Step 2: Mix in all of the other filling ingredients. You’ll see that this time I decided to add some chopped mint.
Step 3: Now prepare to construct your filo triangles! Start by laying out one sheet of filo dough. Brush on around a tablespoon of olive oil with a pastry brush.
Step 4: Lay another sheet of pastry over the top. It doesn’t have to be perfectly neat. Cut into 3-4 inch (8-10cm) wide strips with a sharp knife.
Step 5: Put around a heaped tablespoon of cheese mixture in the centre of one end of the first pastry strip. Fold the corner over the mixture, and continue folding until you have a little pastry triangle!
Step 6: Bake for 20 to 25 minutes or until golden brown and crispy.
Helen’s top tips
- Drape a damp tea towel over the filo pastry sheets until you’re ready to use them. This will stop them drying out.
- Making a mess? No worries! Bits of cheese might fall out when you first start folding and the pastry might tear. But by the time you’ve folded the whole strip into a triangle, all the mixture will be magically inside!
- When you place the folded triangles onto the baking tray, press down lightly so that the filling spreads out evenly inside the pie.
- Don’t worry if tiny bits of cheese mixture ooze out of some of the pastry triangles when they’re cooking. I think it makes them look and taste even more delicious!
This recipe is pretty versatile! Sometimes I use ricotta cheese instead of Greek yogurt. Sometimes I add a little chopped fresh mint, dill, or dried oregano. Other times I add different cheeses such as gruyere or tasty cheddar into the mix for extra tang.
Here are some other ways you can make these bite-sized cheese pies your own:
- Add a little wilted chopped (and squeezed!) spinach.
- Add chopped sun dried tomatoes or chopped olives.
- Grate a little lemon zest into the cheese mixture.
- Use flavored cream cheese such as garlic and herb.
- For a fun twist, add some mashed sweet potato or butternut squash.
- Try them with shortcrust pastry (for ‘tiropita kourou’) or puff pastry instead of filo. You’ll find cheese pies made with all kinds of pastry in Greece!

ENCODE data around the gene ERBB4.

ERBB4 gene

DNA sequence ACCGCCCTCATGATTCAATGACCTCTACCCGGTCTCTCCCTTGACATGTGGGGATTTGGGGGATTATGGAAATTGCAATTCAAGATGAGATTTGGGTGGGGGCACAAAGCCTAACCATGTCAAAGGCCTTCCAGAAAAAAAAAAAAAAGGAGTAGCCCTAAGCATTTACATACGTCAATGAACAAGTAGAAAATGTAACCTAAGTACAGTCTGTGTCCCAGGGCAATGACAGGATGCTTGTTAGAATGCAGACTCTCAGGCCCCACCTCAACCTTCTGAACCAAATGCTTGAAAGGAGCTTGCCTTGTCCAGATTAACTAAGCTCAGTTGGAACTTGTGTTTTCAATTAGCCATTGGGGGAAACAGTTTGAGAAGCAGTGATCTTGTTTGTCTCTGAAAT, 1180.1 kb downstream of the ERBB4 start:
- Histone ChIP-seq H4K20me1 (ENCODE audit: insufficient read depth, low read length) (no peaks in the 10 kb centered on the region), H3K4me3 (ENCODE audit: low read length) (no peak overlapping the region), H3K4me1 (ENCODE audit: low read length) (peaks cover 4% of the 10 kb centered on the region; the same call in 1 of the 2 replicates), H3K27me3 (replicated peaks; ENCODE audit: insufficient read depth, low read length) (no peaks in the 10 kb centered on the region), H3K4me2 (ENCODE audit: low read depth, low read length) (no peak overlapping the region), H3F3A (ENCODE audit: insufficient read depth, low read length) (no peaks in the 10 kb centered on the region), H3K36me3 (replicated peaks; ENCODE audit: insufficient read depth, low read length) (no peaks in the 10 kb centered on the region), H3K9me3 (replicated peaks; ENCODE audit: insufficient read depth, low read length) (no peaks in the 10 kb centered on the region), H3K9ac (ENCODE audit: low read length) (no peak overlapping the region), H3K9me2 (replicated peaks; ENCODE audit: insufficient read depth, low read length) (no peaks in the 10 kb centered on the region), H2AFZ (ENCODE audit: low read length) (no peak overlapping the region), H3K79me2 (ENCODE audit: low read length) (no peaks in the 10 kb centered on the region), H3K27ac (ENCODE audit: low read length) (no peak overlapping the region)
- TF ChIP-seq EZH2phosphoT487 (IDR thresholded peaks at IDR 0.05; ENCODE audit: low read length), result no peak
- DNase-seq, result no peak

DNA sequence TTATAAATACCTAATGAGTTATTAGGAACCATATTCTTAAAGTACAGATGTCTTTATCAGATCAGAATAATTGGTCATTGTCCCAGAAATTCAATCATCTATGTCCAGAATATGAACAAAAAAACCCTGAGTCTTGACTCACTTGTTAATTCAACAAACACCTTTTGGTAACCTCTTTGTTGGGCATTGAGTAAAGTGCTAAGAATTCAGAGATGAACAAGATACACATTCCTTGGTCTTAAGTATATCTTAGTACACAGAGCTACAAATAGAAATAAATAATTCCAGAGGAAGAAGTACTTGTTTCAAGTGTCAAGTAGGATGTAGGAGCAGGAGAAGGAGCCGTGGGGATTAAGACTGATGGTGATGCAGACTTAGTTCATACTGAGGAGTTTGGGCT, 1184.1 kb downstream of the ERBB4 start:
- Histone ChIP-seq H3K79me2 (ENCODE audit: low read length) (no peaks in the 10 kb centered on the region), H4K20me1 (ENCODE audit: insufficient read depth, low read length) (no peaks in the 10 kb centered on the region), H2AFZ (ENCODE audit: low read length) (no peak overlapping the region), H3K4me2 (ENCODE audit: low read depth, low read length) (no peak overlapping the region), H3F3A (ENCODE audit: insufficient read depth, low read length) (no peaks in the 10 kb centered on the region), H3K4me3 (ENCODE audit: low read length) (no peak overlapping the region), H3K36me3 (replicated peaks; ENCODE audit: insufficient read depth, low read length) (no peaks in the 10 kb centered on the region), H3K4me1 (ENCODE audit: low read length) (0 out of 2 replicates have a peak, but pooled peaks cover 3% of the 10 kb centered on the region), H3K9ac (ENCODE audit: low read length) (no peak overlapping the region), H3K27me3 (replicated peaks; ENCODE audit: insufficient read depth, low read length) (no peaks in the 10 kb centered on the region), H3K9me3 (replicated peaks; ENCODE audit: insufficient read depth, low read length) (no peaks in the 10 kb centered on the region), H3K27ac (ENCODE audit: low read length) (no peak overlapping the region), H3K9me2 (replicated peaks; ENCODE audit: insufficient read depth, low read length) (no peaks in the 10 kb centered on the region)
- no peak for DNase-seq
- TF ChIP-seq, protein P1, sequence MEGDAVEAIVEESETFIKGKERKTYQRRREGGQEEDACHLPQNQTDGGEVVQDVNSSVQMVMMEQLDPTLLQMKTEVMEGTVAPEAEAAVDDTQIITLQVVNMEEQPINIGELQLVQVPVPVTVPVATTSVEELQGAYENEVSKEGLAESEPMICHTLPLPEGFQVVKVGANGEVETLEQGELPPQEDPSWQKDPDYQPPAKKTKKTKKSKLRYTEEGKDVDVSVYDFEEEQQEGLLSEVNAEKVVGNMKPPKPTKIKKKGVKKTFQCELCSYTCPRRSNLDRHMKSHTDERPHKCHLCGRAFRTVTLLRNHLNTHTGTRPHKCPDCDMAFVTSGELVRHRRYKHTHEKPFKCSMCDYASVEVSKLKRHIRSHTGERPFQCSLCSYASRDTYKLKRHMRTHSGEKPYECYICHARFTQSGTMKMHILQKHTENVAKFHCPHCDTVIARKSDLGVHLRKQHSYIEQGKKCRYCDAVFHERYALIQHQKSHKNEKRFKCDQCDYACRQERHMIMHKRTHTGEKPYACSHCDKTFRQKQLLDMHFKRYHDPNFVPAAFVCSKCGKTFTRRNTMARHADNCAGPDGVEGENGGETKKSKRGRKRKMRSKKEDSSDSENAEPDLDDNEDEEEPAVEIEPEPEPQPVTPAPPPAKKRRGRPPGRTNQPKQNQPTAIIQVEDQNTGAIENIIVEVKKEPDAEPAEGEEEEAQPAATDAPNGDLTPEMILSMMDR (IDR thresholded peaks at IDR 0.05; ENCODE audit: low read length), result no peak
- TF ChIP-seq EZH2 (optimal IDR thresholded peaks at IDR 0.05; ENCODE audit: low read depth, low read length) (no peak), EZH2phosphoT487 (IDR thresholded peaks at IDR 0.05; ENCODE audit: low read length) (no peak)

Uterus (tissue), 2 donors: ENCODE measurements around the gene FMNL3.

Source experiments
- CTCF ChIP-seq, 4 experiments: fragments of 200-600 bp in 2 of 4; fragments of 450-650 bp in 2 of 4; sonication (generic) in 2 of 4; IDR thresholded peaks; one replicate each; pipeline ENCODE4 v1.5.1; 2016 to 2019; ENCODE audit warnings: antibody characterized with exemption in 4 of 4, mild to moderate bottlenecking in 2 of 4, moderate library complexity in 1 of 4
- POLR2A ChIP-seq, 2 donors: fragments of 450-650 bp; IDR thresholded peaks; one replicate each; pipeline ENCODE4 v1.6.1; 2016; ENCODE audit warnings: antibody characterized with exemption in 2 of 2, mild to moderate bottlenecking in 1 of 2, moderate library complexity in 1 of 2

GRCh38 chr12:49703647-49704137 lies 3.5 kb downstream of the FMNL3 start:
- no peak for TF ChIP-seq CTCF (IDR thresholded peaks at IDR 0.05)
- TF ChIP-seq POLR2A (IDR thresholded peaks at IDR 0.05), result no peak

How to serve
Whether you’re making your tiropitakia for a party, or just to have in the freezer for quick appetizers or snacks, they’re best served straight out of the oven.
They’re delicious handed around just as they are. But you could also serve them with a dip. Great options could be a simple marinara sauce like the one I make for this Greek baked eggplant recipe. Or how about a 10-minute homemade Greek tsatziki sauce?
Mini Greek cheese pies like these would also be fantastic served as part of a Greek meze platter, right? Serve with olives, pita chips or bread, Greek zucchini fries, and dips.
For more options, see this great list of Greek appetizer ideas.
Yes! Freeze the raw phyllo triangles in a single layer on baking sheets, then pop them into freezer bags. You can freeze them for up to 3 months. Just brush the tops with olive oil and cook straight from frozen, adding about 10 minutes on to the cooking time. They’re done when the pastry is medium brown and crisp.
You can keep any kind of Greek cheese pies covered in the fridge for 2 to 3 days. Reheat for around 10 minutes at 355F/180C until hot and crisp again. Alternatively, you can reheat them in an air fryer for about 5 minutes.
Yes, absolutely! Tiropitas are made with different kinds of pastry, not just filo. To make tiropitakia with shortcrust pastry (tiropitakia kourou) or puff pastry, you’ll only need one pastry layer. Simply cut out squares of pastry and fold them over and press down the edges with a fork to enclose the filling.
Just in case you were wondering! They are both popular savory Greek pastries, but a tiropita is filled with a cheese mixture whereas a spanakopita includes spinach as well. Sometimes a spanakopita doesn’t even contain any cheese.
Got leftover filo pastry? You’ll love these crispy mushroom filo triangles, this spinach and feta filo pie (spanakopita), these Greek filo parcels with tzatziki and these amazing feta filo pies with honey. Why not keep a mixture of these in the freezer for ‘party emergencies’?!
More easy party appetizers
- Have you tried these crispy halloumi chips or fried halloumi bites yet? Make them once and they’ll beome a firm family favorite!